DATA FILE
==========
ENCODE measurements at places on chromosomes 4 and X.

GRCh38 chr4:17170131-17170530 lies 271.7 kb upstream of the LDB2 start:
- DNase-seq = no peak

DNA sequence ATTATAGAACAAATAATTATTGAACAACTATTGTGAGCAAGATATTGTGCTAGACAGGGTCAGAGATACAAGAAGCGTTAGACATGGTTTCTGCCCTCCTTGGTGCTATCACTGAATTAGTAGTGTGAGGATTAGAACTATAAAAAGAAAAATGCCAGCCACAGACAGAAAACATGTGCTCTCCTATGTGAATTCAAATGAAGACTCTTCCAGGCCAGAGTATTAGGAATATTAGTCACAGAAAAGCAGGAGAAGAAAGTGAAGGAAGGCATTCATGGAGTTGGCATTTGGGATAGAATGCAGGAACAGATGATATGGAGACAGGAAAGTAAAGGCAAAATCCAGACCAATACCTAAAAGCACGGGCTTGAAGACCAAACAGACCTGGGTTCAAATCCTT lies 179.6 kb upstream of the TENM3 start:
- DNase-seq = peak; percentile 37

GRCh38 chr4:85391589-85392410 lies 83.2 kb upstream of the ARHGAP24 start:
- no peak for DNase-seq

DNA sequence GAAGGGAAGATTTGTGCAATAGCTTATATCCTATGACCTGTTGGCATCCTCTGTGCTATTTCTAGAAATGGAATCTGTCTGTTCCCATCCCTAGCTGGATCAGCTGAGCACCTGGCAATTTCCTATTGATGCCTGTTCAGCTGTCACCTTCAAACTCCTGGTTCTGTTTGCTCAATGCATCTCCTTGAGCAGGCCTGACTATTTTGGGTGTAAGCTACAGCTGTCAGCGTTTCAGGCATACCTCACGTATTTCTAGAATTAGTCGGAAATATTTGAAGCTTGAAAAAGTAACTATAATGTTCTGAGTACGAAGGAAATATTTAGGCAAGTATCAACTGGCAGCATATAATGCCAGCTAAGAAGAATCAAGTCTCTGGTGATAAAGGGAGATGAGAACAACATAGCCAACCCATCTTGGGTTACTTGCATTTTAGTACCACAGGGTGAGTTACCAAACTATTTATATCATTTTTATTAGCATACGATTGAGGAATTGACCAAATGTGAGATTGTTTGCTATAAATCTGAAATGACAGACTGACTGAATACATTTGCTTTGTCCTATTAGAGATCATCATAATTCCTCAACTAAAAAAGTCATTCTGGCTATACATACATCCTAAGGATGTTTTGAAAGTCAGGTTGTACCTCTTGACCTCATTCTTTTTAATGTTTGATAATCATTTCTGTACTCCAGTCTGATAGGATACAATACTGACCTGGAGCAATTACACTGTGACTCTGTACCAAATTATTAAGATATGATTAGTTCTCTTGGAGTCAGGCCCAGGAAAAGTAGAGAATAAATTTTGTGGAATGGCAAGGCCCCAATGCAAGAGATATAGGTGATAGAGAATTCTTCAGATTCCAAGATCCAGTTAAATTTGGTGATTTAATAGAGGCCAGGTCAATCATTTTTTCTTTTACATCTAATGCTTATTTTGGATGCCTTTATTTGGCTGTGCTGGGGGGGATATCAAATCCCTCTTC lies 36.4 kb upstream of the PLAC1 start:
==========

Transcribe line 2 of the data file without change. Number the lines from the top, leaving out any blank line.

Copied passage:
GRCh38 chr4:17170131-17170530 lies 271.7 kb upstream of the LDB2 start: